Swedish gambling participation drops to 60% in 2019
The latest edition of Sweden’s annual survey on gambling participation has revealed that the percentage of the country’s adult population has dropped six percentage points in the past year.
The study, carried out by polling specialist Novus on behalf of the country’s regulatory body (Spelinspektionen), revealed that 60% of adults said they had gambled in the past 12 months.
This marks a decline from 66% in the 2018 edition, and a 16% drop since the survey was first carried out in 2013.
Novus conducted 1,600 web interviews with Swedish adults during October, with 45% saying they had gambled in the past month, of which 31% had done so in the past week. A further 21% said they had gambled more than a year ago, with 17% saying they never gambled and 2% unsure whether they had done so.
Of the 31% that gambled in the past week, these tended to be male (39% of respondents) and aged between 50 and 64 years old (43%). Men were even more dominant among players that gambled in the past month, making up 50% of players, with 50-64 year-olds comprising 58% of this number.
Lottery remains by far the most popular form of gambling, with 75% of gamblers saying they had played in the past year. Other numerical or draw-based games followed, played by 50%, then betting on horse racing, which was played by 38%.
Sports betting lags behind, played by 21% of those surveyed, with casino on 5%, with only poker less popular.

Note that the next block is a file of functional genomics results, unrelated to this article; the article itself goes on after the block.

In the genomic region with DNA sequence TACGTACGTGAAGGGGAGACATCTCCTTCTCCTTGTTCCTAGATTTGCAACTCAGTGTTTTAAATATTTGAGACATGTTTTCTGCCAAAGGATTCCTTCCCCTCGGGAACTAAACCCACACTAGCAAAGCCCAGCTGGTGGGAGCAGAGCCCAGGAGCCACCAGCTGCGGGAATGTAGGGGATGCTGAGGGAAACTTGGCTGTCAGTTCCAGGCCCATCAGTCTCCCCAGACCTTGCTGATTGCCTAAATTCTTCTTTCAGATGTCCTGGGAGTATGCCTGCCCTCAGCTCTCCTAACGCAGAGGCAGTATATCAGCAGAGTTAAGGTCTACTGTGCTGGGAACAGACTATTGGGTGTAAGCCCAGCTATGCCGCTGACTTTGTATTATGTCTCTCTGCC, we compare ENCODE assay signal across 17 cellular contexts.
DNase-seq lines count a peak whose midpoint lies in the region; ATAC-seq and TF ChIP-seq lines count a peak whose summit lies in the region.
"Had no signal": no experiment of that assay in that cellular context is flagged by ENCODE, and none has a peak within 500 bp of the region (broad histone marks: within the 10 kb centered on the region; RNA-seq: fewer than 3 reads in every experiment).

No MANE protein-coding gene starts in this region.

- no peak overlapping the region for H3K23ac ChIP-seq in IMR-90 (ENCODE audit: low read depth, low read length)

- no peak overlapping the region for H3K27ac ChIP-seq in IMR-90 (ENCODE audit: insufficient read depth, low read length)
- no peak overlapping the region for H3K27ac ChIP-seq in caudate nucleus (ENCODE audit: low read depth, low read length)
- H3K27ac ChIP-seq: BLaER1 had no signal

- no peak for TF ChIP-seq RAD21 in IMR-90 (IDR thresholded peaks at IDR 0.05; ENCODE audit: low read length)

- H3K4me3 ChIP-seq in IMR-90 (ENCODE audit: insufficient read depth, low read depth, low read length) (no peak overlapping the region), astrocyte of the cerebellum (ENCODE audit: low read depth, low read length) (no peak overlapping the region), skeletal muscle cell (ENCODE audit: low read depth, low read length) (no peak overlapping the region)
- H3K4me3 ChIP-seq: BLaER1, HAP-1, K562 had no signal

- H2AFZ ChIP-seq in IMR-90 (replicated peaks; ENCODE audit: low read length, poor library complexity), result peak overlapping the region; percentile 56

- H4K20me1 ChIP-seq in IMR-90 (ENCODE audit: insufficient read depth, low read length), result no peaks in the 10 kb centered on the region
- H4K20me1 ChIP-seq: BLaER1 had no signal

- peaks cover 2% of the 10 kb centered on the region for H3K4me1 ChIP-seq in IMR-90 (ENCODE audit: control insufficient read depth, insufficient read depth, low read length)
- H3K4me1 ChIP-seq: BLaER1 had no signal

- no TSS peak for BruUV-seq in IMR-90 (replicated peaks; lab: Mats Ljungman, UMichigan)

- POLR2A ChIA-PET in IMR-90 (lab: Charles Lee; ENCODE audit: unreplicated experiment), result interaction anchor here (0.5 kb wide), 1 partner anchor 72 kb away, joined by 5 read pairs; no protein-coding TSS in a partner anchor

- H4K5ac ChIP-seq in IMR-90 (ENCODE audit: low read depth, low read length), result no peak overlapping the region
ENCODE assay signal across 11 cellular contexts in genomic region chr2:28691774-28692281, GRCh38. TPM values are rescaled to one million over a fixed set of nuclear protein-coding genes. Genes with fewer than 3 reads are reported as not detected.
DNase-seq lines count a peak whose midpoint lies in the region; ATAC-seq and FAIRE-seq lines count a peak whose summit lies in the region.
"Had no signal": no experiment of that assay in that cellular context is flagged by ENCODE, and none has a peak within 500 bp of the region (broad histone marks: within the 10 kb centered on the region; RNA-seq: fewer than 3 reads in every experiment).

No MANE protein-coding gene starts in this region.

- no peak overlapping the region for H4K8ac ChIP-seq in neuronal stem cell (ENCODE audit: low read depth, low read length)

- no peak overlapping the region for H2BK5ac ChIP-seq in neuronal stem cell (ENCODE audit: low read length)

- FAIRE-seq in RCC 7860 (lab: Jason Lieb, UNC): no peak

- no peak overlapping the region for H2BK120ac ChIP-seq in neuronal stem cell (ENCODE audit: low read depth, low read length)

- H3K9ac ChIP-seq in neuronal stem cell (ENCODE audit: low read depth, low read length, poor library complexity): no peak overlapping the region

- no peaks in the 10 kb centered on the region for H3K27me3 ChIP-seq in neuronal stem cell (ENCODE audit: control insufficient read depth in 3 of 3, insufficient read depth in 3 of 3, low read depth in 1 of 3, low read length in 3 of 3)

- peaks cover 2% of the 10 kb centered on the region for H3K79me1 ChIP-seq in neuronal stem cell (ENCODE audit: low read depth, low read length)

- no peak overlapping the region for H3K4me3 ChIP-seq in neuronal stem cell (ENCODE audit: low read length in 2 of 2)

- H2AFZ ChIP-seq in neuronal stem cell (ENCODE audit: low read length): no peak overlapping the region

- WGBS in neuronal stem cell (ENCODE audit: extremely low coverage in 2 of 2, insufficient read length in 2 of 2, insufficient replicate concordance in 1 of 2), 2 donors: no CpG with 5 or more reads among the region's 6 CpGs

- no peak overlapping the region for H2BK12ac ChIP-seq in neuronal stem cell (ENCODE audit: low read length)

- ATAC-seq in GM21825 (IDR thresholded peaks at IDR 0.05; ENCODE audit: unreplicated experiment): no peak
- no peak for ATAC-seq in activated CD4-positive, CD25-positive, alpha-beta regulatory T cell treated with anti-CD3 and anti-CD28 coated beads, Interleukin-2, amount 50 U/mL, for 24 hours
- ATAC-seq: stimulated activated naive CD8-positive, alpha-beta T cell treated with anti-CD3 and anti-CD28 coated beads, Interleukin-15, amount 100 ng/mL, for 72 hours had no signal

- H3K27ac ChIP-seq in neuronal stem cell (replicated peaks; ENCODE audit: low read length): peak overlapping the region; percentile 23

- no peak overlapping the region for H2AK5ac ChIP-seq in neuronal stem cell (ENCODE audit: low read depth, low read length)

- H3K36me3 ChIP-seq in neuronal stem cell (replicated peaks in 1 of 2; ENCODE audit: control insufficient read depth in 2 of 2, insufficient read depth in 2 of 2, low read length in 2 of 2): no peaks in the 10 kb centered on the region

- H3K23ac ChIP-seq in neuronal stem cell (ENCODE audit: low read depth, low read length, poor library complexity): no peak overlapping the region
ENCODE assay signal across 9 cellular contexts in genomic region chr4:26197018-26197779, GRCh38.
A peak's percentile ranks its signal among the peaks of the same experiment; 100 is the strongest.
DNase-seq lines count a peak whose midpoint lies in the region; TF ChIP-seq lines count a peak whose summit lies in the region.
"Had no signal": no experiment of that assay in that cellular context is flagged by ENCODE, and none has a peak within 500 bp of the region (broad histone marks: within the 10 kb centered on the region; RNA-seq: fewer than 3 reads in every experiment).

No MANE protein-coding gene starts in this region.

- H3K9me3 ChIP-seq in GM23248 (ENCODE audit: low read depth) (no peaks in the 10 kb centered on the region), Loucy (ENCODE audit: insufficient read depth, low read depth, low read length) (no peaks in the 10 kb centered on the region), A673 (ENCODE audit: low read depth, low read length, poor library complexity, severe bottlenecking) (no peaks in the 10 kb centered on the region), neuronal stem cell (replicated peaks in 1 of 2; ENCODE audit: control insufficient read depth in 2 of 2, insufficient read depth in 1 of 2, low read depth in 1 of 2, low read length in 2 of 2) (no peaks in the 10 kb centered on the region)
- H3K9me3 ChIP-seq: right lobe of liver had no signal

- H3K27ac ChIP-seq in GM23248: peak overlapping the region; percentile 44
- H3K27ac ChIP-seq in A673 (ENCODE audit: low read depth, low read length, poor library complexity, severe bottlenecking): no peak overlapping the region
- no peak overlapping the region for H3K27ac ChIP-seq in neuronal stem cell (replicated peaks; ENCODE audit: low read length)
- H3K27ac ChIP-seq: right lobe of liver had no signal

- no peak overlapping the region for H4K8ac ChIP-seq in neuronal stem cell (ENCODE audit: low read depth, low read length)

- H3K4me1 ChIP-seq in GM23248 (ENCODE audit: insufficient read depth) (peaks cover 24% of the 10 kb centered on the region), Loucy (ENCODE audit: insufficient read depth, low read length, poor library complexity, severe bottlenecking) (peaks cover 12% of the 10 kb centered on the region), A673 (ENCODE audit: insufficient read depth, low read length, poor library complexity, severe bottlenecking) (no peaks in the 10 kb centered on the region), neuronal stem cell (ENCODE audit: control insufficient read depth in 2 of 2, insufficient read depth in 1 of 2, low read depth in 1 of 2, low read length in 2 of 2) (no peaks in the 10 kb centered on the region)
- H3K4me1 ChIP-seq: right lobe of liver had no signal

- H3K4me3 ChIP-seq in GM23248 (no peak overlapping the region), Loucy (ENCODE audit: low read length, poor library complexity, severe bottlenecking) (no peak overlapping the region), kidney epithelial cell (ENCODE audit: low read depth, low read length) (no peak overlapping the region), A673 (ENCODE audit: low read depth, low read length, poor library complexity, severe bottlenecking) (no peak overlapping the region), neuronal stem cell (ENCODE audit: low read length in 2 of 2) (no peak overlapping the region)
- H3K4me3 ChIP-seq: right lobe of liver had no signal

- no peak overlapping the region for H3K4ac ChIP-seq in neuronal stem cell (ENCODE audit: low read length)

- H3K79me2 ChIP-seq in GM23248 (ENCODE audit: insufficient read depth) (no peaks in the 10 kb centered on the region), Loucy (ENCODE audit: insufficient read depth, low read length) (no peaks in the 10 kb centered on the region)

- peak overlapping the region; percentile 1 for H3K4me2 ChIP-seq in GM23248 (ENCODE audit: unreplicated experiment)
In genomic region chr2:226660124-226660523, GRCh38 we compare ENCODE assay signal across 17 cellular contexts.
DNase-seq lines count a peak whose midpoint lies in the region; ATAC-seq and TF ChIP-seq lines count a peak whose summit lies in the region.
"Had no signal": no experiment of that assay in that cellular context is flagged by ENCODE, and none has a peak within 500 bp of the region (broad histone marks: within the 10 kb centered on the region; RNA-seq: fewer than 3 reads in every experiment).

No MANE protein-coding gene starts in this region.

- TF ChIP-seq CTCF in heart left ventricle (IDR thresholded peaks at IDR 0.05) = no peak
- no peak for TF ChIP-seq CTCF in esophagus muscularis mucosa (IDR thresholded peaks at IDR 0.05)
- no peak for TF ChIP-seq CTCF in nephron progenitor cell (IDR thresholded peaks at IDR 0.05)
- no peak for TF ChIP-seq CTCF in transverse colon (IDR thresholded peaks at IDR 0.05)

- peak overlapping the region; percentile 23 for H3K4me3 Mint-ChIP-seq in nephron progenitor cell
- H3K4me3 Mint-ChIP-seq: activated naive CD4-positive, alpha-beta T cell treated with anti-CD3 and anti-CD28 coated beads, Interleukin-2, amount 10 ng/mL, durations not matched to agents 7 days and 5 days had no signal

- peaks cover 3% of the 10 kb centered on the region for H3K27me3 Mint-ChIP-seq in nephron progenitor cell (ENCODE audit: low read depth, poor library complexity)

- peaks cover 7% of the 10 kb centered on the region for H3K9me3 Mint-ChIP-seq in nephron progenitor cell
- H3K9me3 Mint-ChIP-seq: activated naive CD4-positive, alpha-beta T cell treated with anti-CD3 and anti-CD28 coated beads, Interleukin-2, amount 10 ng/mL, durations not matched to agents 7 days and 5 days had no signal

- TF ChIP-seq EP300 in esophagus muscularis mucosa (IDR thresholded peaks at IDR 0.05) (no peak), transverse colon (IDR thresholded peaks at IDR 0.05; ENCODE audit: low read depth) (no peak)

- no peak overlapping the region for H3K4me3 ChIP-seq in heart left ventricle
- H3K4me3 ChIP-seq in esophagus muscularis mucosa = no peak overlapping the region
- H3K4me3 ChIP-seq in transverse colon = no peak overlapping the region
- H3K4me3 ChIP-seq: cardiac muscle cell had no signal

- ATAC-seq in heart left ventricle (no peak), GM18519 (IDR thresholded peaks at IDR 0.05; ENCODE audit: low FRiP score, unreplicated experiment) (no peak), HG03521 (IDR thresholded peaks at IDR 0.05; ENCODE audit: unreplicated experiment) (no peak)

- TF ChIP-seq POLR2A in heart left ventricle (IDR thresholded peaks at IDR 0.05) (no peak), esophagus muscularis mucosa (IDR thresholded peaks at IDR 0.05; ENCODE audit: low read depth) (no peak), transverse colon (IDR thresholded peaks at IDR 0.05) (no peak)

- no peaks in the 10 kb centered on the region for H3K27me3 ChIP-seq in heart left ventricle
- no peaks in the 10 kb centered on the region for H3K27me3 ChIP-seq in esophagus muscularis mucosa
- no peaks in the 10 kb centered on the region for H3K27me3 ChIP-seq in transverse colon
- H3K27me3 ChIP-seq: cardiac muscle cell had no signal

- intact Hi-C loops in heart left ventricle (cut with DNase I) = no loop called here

Retail still dominates in Sweden, with 48% of gamblers going to betting shops to play, ahead of using mobile devices (29%) and computer (19%). Of those that use mobile or desktop devices, the former monopolies reign supreme, with 63% saying they gamble with Svenska Spel, followed by AB Trav och Galopp in a distant second, on 17%.
Of the private licensed operators, bet365 leads the way, though it is used by just 4% of gamblers, followed by Unibet on 3%. While players have largely migrated to the licensed market - 78% said they only gamble on licensed sites - 4% continue to play via sites without a licence, with 18% unsure whether their preferred operator is certified or not.
Swedish adults tended to play as a form of entertainment, which 62% of players cited as their main reason for gambling, up one percentage point from 2018. The second biggest motivation was to win big (31%), followed by 30% who said the probability of a win encouraged them to gamble.
In terms of what was most important for players when selecting a operator with which to gamble, security was cited by 40% of respondents as crucial, followed by 36% that said they looked for the most entertainment offer. With the Swedish Gaming Act, which regulates online gaming for the first time, coming into force from January this year, 33% said knowing an operator was licensed by Spelinspektionen was important to them.
For those that hadn’t played for more than a year, or never played, 43% did not state a reason for not doing so, though 29% said this was because they never won when they gambled. Just 2% of this segment said it was due to gambling problems.
Turning to the perception of the industry, there are signs that trust in the industry is declining. The survey revealed that 37% of players believe that operators are taking responsibility for protecting players, down from 40% in 2018, and an eight percentage point decline from 2014.
However, just 2% of players believe they have gambled excessively in the past year, though this rises to 5% when respondents were asked whether friends or family were doing so. Furthermore, players generally do not know where to turn for help if they feel their habit is getting out of control, with 78% unaware of where to seek help.